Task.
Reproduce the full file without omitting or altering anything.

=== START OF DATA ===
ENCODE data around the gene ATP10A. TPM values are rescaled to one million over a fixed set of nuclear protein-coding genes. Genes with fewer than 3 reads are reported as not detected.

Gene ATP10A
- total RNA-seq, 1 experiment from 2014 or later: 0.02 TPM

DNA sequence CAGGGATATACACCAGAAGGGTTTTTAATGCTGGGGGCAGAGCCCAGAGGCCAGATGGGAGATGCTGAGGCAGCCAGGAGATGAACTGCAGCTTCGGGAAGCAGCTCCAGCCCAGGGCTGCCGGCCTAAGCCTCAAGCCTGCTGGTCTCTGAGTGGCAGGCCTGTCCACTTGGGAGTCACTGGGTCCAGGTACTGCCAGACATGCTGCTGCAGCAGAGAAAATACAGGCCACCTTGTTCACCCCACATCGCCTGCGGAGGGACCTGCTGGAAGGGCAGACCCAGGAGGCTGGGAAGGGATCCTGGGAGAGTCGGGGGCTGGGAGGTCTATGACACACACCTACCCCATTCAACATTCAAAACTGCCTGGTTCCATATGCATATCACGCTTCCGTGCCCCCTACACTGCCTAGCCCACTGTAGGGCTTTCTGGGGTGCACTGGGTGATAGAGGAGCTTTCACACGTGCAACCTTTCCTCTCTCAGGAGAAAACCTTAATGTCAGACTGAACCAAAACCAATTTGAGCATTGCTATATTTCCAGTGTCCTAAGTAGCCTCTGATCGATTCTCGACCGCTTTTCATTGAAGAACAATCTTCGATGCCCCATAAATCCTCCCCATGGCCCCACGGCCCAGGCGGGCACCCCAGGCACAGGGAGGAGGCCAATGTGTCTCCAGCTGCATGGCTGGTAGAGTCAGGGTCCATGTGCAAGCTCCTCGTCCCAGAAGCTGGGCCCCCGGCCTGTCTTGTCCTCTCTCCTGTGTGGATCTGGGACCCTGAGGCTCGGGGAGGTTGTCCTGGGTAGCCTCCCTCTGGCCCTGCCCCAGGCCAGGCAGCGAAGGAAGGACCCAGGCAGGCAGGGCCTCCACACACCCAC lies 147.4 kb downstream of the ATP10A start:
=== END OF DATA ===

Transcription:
ENCODE data around the gene ATP10A. TPM values are rescaled to one million over a fixed set of nuclear protein-coding genes. Genes with fewer than 3 reads are reported as not detected.

Gene ATP10A
- total RNA-seq, 1 experiment from 2014 or later: 0.02 TPM

DNA sequence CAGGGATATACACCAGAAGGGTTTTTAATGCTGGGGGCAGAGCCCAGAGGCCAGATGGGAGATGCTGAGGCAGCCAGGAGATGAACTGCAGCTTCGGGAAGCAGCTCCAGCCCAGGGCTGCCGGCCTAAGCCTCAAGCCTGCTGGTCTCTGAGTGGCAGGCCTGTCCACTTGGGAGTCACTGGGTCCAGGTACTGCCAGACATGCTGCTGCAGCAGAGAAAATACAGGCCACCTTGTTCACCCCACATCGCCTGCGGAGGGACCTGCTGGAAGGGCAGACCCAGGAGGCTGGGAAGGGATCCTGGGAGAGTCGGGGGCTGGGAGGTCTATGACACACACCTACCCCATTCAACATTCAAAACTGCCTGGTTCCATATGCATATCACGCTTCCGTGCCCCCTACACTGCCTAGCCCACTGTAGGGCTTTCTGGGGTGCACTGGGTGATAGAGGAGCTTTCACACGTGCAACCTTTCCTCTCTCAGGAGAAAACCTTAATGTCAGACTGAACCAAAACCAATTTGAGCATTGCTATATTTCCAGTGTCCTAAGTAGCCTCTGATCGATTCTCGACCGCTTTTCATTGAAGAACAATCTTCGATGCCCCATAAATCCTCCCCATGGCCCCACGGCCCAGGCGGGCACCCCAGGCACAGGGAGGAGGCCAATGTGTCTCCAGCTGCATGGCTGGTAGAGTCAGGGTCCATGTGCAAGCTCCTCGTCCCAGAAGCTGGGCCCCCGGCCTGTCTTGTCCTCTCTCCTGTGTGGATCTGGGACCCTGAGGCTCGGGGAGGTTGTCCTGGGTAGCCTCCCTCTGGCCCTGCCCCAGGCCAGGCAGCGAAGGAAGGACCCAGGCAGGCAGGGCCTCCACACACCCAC lies 147.4 kb downstream of the ATP10A start: